I’m using it for my online social activities like Facebook, Twitter, and blogging, but it’s also the ultimate video player. Whether it’s a YouTube video, the ABC player or a downloaded movie, the iPad is bar none the best way to watch videos away from your TV.

I’m experimenting with it as a laptop replacement, but I find that it’s better for reviewing content than creating it.

5. What is your advice for real estate industry professionals to thrive in this market?

Don’t stop building relationships. We all know that referrals are the No. 1 source of business for Realtors, and in this economy there’s an even greater need to continue to build relationships and expand your network.

6. What is your favorite non-work-related hobby?

I’m a basketball addict. Love watching it. Love playing it. On any given Saturday morning, you can find me at a local gym playing pickup ball.

7. Who is your hero, and why?

If we were talking superhero, I’d go with Superman hands down, but as far as non-fictional characters, I’d have to choose my Dad (ironically, he has been told on occasion that he looks like Clark Kent).

Anyone who’s met my father will tell you that he’s one of the nicest people on the planet. But what really makes him my hero is his servant-leadership. He’s a vice president of call-center technology who didn’t miss a single Little League game, soccer game or high school basketball game in my entire life.

If I called him right now with a problem, he’d drop everything to help. And he’d not only do this for me but for any friend (and sometimes stranger) who asked. He’s not just a leader at work but at home and church as well. If I could be a husband, father, or businessman like him, I’d be in pretty good shape.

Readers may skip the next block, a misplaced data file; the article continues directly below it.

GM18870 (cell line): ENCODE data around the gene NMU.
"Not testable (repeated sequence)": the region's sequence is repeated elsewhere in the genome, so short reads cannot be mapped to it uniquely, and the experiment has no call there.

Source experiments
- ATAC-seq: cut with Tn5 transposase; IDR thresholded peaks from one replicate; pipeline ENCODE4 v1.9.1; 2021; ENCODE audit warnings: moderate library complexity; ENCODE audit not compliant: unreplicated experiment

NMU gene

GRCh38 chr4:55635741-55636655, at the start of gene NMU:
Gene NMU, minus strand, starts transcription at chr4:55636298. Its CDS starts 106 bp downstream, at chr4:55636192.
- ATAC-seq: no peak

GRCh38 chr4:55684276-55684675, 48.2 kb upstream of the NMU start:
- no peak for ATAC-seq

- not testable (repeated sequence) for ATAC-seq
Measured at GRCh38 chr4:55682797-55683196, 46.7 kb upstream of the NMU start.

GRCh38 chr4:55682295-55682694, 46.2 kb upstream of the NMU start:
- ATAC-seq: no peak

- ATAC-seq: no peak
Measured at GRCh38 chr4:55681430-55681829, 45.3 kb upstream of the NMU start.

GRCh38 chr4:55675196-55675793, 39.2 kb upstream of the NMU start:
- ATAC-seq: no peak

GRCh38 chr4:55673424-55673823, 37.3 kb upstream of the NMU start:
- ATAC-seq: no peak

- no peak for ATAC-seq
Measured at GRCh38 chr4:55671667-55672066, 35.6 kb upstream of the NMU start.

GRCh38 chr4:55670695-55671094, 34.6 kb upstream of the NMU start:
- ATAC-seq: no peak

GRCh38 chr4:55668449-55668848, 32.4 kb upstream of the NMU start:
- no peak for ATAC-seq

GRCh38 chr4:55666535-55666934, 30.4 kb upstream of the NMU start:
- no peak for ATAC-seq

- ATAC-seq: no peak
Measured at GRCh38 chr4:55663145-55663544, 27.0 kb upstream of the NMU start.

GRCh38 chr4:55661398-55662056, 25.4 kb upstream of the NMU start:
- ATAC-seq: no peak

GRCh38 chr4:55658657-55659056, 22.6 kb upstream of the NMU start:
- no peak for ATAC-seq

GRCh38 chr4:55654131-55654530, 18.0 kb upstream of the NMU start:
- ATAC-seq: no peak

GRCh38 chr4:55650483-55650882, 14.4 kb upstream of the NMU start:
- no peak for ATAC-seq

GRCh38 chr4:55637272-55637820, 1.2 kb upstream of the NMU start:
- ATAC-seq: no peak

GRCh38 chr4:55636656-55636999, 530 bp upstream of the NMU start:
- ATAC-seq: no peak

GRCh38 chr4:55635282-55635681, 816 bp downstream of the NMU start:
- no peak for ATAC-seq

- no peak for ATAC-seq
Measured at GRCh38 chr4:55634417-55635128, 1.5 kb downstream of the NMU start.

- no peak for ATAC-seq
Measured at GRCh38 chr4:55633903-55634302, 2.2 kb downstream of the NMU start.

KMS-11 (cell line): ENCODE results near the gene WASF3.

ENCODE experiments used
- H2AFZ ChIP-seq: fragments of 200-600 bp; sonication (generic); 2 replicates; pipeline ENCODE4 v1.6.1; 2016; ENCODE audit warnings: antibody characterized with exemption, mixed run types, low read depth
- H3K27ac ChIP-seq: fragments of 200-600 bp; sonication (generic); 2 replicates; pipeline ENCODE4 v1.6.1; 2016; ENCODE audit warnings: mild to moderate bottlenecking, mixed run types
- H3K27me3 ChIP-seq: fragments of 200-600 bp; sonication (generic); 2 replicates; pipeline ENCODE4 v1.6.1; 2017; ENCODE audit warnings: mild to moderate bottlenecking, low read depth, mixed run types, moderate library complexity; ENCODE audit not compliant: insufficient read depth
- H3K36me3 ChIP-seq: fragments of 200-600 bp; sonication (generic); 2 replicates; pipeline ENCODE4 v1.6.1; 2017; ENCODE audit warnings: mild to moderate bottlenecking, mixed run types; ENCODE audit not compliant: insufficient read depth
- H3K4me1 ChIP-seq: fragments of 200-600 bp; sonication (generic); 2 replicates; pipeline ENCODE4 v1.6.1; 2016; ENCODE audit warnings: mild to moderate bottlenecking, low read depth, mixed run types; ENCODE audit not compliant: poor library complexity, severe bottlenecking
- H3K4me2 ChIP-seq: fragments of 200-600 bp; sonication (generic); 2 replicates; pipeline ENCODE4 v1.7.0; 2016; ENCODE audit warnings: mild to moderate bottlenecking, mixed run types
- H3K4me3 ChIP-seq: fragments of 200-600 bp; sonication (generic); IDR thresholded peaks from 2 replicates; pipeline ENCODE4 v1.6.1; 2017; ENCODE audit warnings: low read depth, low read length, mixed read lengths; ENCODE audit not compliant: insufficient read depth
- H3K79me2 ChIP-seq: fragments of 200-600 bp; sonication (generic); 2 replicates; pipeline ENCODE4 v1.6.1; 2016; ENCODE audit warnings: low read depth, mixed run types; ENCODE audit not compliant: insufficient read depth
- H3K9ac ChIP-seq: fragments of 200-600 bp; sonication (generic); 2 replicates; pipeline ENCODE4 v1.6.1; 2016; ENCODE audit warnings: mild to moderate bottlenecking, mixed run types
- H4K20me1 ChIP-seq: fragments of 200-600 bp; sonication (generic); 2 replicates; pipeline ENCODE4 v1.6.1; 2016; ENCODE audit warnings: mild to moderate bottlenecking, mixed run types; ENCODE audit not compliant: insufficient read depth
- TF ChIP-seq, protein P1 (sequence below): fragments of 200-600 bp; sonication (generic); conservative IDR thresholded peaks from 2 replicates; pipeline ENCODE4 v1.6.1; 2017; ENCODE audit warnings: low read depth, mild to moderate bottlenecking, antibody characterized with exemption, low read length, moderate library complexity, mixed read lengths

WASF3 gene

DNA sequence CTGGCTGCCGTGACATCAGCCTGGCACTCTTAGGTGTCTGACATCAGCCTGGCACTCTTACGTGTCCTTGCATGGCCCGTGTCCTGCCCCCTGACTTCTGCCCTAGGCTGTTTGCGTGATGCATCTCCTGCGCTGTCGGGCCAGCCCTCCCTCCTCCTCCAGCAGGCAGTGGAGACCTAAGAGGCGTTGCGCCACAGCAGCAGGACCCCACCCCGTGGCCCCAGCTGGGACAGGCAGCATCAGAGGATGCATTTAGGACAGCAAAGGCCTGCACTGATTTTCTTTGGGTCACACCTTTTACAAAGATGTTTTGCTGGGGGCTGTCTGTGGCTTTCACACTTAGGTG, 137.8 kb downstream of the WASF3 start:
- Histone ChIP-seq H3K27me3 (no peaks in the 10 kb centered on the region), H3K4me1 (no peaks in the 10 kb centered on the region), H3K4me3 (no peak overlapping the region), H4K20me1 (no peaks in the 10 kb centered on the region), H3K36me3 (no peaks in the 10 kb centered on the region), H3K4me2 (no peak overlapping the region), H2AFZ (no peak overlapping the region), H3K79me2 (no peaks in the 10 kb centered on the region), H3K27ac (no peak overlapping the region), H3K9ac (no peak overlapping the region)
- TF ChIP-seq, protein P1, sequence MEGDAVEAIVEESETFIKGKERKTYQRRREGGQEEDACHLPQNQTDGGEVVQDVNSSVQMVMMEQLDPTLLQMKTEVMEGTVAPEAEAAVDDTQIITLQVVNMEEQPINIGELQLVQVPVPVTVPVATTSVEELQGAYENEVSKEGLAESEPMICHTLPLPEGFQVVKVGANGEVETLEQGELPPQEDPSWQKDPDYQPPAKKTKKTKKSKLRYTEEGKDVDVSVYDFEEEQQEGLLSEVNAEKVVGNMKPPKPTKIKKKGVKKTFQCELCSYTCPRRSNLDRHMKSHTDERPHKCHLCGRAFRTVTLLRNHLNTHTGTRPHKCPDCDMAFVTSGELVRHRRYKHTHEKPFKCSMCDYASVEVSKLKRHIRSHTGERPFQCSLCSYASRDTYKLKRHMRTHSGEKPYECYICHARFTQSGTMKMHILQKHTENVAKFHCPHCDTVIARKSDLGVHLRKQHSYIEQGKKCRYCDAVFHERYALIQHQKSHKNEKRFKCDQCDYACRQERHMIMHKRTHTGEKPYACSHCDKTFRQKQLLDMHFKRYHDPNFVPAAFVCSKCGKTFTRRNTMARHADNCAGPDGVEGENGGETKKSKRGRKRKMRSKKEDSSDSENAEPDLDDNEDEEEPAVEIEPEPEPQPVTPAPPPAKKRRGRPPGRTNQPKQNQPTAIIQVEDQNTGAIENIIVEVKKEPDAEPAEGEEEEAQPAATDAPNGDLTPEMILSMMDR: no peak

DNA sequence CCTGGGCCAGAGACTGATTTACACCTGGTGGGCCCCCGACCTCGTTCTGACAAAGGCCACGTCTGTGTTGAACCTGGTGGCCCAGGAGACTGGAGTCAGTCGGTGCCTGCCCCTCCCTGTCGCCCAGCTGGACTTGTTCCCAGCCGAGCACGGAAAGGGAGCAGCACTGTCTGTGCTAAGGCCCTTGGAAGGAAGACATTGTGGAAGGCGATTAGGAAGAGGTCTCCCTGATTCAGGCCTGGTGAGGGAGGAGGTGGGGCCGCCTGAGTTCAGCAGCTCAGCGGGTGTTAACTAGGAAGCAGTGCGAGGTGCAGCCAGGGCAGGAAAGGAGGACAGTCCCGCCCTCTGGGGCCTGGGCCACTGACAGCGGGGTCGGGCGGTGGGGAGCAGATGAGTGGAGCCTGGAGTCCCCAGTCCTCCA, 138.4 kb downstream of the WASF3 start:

8. What do you view as the biggest problem facing the real estate industry today, and how would you fix it?

I think one of the major issues the real estate industry is facing is the generation gap between today’s average real estate agent and the first-time homebuyer. The buyer’s expectations may be much different from what the agent has done over the course of his career.

From the way he or she communicates to his or her view of the world, today’s agent is a stark contrast to today’s buyer. Real estate companies will need to convince current agents to accommodate today’s buyers in ways they are not used to, and to recruit younger agents.

9. What do you hope to learn at the Real Estate Connect conference?

I’m looking forward to hearing some ideas from speakers who are outside our industry (and) can give a fresh perspective. I find that some of the best concepts to help the real estate business, whether in marketing or operations, come from industries that have nothing to do with real estate.

10. Tell us something we don’t already know about you.

In my spare time, I run a blog about my favorite baseball team, the New York Mets, called MetsLifer.com.


What’s your opinion? Leave your comments below or send a letter to the editor. To contact the writer, click the byline at the top of the story.